Thursday, March 20, 2008

Disaster Tourism without Even Leaving Home

Today we had the cheap thrill of being disaster tourists here in my little town in Southeast Ohio, which like much of the state is watching the water rise. Our local flooding has been pretty harmless thus far. So my family and I are enjoying the excitement of watching a slow-mo disaster that - fortunately - isn't one.

Here's where the bike path merges with the Hocking River. A developer, National Church Residences, wants to build a retirement center just a few feet away from here. We hope they're prepared to supply a fleet of lifeboats for the residents.

This is the bike path diving into the Hocking again, here right next to the sewage treatment plant. (Too bad there's no scratch-and-sniff feature on the Web.)

The marker shows the water level next to the sewage plant at 11 a.m. ...

... and again at 7 p.m. Note that the volleyball net is now low enough even for a klutz like me.

That's not a puddle, folks. That's the Hocking River. When our Wal-Mart moved in a few years ago, part of the local opposition centered on its location in the floodplain. And now, here's what happens when you pave over the area where nature intended the river to naturally escape its banks. If you drive through this little tributary fast enough, you provide fabulous entertainment for the children in the backseat. As a bonus you get what a friend of mine called an "Appalachian car wash." Which in our case actually left the car cleaner.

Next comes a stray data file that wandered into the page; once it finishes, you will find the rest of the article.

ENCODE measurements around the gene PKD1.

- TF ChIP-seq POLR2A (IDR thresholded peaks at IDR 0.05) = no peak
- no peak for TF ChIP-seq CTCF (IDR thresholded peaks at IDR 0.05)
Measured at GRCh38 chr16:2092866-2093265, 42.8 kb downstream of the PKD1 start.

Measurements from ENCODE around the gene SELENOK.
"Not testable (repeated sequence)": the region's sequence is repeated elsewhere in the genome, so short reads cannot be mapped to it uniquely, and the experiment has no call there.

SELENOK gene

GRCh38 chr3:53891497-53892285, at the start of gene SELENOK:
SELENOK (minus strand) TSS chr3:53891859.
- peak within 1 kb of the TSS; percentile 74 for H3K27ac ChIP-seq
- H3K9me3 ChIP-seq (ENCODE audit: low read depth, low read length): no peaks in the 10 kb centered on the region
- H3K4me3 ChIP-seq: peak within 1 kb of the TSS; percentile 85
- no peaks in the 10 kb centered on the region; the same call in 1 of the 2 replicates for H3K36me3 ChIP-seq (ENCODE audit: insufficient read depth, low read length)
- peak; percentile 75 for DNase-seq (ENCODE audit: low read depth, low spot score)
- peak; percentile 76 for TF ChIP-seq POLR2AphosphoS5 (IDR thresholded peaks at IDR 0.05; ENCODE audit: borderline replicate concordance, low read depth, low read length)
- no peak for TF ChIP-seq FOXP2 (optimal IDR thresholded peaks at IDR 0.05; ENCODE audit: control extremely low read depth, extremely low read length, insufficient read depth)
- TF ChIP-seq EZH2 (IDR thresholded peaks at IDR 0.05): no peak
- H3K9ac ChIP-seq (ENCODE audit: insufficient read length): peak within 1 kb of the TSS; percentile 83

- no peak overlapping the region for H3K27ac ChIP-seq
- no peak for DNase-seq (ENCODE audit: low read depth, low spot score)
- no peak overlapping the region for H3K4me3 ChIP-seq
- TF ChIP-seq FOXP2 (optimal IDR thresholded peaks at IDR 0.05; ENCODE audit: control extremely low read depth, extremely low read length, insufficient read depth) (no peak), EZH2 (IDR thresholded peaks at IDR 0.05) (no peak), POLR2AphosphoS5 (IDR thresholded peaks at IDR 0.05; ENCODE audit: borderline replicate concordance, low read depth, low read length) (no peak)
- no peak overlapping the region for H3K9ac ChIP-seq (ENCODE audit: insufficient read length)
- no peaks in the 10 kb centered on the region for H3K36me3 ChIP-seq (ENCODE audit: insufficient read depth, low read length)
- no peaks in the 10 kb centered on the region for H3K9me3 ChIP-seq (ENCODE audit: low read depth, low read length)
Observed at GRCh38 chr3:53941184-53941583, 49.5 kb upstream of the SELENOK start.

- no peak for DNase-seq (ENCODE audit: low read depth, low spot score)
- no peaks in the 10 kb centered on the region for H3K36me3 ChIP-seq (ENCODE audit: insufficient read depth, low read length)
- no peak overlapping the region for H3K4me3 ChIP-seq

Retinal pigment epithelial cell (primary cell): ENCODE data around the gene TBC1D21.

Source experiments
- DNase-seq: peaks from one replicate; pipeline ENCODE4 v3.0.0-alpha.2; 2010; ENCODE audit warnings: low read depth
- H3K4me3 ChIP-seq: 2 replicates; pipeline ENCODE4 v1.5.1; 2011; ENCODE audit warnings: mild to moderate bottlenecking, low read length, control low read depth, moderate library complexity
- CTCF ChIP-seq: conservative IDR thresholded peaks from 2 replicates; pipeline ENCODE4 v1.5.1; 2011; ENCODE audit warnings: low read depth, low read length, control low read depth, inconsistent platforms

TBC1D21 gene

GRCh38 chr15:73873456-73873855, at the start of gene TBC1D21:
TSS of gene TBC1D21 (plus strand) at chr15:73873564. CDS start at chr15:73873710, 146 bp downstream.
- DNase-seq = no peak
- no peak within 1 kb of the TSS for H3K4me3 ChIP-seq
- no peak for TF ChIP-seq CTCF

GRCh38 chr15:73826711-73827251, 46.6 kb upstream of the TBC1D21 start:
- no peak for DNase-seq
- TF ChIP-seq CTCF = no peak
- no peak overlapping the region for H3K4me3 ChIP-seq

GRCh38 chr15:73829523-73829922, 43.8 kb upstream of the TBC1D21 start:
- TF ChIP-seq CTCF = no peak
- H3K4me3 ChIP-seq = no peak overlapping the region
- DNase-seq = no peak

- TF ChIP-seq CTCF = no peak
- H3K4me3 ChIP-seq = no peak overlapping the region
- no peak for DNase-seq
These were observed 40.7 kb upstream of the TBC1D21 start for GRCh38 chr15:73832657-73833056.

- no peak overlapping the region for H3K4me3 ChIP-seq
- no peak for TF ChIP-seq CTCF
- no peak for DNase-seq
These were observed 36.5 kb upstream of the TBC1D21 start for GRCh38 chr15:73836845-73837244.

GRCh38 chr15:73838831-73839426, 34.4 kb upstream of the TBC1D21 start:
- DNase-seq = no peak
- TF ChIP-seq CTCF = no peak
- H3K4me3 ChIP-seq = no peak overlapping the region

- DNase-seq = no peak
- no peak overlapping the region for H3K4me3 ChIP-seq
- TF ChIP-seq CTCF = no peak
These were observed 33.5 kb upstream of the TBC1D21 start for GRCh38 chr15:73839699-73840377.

The Tiger likes to play here when it's not threatening to become a new water park. (The city pool is conveniently located just a few feet to the right of the photo.)

Here's why one of the elementary schools closed down yesterday and today.

This is actually not a lake, no matter what your eyes tell you. It's not even a river. It's just a creek. Or it was, anyway.

And here's how you get to work if you live next to that creek, assuming you're prepared for this sort of thing, as these folks evidently did.

We're grateful that everyone's safe here, so far. Any basement flooding is coming from our oversaturated soil, not from the river. The Hocking River was expected to crest this evening, though more rain is in the forecast; we're hoping it passes us by. At the risk of sounding preachy: I hope developers might take this as a reminder that we need to preserve the precious remnants of our floodplain, and not just pave paradise, put up a parking lot.

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